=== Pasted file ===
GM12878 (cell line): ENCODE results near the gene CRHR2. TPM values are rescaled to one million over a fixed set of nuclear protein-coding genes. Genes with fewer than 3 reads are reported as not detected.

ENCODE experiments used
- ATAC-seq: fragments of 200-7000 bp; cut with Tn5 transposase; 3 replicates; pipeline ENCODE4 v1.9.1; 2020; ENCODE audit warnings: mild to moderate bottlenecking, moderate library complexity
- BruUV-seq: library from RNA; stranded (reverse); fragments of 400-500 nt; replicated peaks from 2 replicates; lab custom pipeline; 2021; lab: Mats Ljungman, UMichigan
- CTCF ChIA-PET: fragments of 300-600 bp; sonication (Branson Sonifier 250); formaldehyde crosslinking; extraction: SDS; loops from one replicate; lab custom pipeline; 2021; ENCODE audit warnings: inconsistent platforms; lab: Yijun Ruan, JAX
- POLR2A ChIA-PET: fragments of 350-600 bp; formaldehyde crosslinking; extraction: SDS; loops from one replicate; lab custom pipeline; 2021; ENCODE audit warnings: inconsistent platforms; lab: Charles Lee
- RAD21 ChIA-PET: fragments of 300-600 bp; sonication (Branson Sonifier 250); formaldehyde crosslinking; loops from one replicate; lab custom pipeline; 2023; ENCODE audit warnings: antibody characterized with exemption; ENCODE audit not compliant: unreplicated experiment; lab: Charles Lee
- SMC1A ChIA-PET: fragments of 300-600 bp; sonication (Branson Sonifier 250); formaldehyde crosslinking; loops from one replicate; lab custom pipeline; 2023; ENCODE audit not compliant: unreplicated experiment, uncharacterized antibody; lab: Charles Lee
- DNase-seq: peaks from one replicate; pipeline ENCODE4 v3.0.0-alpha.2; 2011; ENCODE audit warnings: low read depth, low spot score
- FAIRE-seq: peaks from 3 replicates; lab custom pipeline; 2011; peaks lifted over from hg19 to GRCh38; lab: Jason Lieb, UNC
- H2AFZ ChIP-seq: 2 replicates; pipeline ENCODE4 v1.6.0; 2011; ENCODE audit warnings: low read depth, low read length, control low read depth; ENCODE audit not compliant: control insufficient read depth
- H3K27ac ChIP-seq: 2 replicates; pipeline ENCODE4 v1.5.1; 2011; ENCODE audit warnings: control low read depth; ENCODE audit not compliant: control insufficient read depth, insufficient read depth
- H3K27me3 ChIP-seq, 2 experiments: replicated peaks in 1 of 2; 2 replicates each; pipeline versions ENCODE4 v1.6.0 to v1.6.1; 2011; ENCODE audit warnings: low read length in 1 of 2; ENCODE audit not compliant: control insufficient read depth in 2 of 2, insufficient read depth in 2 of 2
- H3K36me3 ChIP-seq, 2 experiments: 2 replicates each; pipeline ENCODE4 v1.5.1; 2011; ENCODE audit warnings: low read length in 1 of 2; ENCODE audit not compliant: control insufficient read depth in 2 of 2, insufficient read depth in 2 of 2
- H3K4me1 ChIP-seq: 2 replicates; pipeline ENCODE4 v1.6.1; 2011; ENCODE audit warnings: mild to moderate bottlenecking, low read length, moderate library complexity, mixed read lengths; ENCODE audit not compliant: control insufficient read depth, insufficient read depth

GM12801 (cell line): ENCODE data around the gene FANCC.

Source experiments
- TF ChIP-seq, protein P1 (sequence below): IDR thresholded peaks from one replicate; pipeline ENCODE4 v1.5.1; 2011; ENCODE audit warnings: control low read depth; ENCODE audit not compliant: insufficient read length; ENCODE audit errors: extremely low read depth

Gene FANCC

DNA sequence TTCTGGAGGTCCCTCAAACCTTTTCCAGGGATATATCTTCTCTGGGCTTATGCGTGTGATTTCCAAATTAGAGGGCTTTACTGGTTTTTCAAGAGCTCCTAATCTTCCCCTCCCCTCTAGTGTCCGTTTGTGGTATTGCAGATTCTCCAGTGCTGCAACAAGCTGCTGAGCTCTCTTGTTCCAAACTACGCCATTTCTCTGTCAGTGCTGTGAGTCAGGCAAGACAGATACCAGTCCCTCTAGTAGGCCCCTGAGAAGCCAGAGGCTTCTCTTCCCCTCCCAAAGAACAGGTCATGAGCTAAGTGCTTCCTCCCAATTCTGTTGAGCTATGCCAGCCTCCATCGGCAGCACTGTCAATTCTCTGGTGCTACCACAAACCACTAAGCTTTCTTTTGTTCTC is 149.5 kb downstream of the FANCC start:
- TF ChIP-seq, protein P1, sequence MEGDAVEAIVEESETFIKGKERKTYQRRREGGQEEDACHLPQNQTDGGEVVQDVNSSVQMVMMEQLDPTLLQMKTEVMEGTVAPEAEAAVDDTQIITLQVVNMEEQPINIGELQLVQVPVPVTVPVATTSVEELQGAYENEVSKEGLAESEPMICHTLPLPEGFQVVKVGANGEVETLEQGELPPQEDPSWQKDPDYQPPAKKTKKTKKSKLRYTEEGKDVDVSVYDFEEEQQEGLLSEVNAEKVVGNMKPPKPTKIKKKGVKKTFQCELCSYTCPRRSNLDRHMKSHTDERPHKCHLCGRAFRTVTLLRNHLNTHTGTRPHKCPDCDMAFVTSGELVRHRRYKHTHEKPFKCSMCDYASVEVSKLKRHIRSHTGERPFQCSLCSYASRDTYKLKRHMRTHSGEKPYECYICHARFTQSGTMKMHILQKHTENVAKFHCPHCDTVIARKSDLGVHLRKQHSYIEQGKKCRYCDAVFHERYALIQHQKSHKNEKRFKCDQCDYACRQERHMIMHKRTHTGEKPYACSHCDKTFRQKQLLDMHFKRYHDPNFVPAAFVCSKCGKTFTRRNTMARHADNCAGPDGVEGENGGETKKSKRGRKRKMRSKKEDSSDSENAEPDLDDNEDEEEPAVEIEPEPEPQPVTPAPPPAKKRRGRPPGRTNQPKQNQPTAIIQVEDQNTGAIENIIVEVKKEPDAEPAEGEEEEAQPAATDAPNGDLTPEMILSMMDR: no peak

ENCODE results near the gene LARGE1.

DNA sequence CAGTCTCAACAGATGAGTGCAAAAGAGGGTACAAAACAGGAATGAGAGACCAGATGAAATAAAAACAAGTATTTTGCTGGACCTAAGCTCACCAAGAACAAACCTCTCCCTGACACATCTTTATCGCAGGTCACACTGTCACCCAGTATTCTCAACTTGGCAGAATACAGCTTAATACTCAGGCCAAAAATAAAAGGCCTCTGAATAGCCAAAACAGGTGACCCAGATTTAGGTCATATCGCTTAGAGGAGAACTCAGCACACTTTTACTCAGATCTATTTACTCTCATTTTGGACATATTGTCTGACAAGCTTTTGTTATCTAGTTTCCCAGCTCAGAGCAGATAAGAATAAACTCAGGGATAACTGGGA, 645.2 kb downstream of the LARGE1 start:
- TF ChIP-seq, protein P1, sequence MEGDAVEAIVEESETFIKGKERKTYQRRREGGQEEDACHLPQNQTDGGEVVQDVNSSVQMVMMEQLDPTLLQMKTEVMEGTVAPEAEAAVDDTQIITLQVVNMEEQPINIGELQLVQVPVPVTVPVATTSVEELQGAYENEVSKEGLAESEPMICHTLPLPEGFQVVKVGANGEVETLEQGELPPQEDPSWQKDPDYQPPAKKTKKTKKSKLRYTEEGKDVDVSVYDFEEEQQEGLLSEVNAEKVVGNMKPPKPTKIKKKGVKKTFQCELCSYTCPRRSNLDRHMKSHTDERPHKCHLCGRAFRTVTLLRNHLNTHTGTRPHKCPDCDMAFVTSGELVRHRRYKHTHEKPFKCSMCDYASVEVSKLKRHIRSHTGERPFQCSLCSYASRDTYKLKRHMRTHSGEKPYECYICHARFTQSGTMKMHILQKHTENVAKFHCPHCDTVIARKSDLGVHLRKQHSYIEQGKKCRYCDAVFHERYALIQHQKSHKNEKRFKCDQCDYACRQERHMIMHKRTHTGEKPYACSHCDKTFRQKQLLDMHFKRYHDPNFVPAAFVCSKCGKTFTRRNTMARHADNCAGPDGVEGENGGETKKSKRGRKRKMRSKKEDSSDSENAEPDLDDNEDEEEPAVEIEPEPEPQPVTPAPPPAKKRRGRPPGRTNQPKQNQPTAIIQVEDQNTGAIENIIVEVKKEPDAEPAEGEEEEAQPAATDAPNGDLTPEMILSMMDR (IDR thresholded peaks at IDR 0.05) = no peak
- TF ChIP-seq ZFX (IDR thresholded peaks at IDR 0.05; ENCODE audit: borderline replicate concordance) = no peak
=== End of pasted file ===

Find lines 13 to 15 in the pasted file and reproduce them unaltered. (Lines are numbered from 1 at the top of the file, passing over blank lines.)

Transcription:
- H3K27me3 ChIP-seq, 2 experiments: replicated peaks in 1 of 2; 2 replicates each; pipeline versions ENCODE4 v1.6.0 to v1.6.1; 2011; ENCODE audit warnings: low read length in 1 of 2; ENCODE audit not compliant: control insufficient read depth in 2 of 2, insufficient read depth in 2 of 2
- H3K36me3 ChIP-seq, 2 experiments: 2 replicates each; pipeline ENCODE4 v1.5.1; 2011; ENCODE audit warnings: low read length in 1 of 2; ENCODE audit not compliant: control insufficient read depth in 2 of 2, insufficient read depth in 2 of 2
- H3K4me1 ChIP-seq: 2 replicates; pipeline ENCODE4 v1.6.1; 2011; ENCODE audit warnings: mild to moderate bottlenecking, low read length, moderate library complexity, mixed read lengths; ENCODE audit not compliant: control insufficient read depth, insufficient read depth